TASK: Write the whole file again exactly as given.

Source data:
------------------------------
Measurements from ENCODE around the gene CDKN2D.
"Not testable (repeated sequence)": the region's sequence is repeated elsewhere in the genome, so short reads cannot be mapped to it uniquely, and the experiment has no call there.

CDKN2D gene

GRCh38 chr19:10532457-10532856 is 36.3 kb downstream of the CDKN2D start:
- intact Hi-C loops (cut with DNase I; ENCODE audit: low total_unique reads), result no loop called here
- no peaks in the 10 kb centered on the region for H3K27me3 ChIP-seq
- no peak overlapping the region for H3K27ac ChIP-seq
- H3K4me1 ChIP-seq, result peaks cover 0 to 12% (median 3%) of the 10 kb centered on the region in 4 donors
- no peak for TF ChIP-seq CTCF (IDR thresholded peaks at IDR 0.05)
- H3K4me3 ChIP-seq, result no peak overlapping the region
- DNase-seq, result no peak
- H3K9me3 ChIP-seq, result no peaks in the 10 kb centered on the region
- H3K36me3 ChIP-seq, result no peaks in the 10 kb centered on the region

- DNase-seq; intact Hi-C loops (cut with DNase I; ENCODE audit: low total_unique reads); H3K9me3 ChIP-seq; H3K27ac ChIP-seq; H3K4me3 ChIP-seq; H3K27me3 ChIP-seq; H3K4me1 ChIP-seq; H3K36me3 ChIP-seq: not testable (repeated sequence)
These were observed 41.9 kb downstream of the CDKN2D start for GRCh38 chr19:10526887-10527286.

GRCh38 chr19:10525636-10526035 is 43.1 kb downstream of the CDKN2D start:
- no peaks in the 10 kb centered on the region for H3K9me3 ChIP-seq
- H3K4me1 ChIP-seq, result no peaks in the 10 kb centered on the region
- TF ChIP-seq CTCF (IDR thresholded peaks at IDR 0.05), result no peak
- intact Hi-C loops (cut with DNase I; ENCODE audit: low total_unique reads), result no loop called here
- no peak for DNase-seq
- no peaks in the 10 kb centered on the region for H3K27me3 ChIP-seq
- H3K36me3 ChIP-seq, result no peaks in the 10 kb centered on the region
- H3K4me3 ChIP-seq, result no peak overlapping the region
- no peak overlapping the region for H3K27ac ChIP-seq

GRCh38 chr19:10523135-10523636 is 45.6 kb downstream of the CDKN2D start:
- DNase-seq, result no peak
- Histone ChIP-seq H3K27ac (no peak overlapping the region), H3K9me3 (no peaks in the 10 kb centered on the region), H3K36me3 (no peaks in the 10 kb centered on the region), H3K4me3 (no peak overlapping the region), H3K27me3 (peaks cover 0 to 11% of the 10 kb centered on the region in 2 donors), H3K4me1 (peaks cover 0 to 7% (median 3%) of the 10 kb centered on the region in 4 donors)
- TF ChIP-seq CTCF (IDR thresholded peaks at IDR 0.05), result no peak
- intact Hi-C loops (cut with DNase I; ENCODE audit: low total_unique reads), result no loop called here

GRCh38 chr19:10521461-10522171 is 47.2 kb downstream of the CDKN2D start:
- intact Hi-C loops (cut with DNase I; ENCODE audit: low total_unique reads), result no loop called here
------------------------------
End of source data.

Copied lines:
Measurements from ENCODE around the gene CDKN2D.
"Not testable (repeated sequence)": the region's sequence is repeated elsewhere in the genome, so short reads cannot be mapped to it uniquely, and the experiment has no call there.

CDKN2D gene

GRCh38 chr19:10532457-10532856 is 36.3 kb downstream of the CDKN2D start:
- intact Hi-C loops (cut with DNase I; ENCODE audit: low total_unique reads), result no loop called here
- no peaks in the 10 kb centered on the region for H3K27me3 ChIP-seq
- no peak overlapping the region for H3K27ac ChIP-seq
- H3K4me1 ChIP-seq, result peaks cover 0 to 12% (median 3%) of the 10 kb centered on the region in 4 donors
- no peak for TF ChIP-seq CTCF (IDR thresholded peaks at IDR 0.05)
- H3K4me3 ChIP-seq, result no peak overlapping the region
- DNase-seq, result no peak
- H3K9me3 ChIP-seq, result no peaks in the 10 kb centered on the region
- H3K36me3 ChIP-seq, result no peaks in the 10 kb centered on the region

- DNase-seq; intact Hi-C loops (cut with DNase I; ENCODE audit: low total_unique reads); H3K9me3 ChIP-seq; H3K27ac ChIP-seq; H3K4me3 ChIP-seq; H3K27me3 ChIP-seq; H3K4me1 ChIP-seq; H3K36me3 ChIP-seq: not testable (repeated sequence)
These were observed 41.9 kb downstream of the CDKN2D start for GRCh38 chr19:10526887-10527286.

GRCh38 chr19:10525636-10526035 is 43.1 kb downstream of the CDKN2D start:
- no peaks in the 10 kb centered on the region for H3K9me3 ChIP-seq
- H3K4me1 ChIP-seq, result no peaks in the 10 kb centered on the region
- TF ChIP-seq CTCF (IDR thresholded peaks at IDR 0.05), result no peak
- intact Hi-C loops (cut with DNase I; ENCODE audit: low total_unique reads), result no loop called here
- no peak for DNase-seq
- no peaks in the 10 kb centered on the region for H3K27me3 ChIP-seq
- H3K36me3 ChIP-seq, result no peaks in the 10 kb centered on the region
- H3K4me3 ChIP-seq, result no peak overlapping the region
- no peak overlapping the region for H3K27ac ChIP-seq

GRCh38 chr19:10523135-10523636 is 45.6 kb downstream of the CDKN2D start:
- DNase-seq, result no peak
- Histone ChIP-seq H3K27ac (no peak overlapping the region), H3K9me3 (no peaks in the 10 kb centered on the region), H3K36me3 (no peaks in the 10 kb centered on the region), H3K4me3 (no peak overlapping the region), H3K27me3 (peaks cover 0 to 11% of the 10 kb centered on the region in 2 donors), H3K4me1 (peaks cover 0 to 7% (median 3%) of the 10 kb centered on the region in 4 donors)
- TF ChIP-seq CTCF (IDR thresholded peaks at IDR 0.05), result no peak
- intact Hi-C loops (cut with DNase I; ENCODE audit: low total_unique reads), result no loop called here

GRCh38 chr19:10521461-10522171 is 47.2 kb downstream of the CDKN2D start:
- intact Hi-C loops (cut with DNase I; ENCODE audit: low total_unique reads), result no loop called here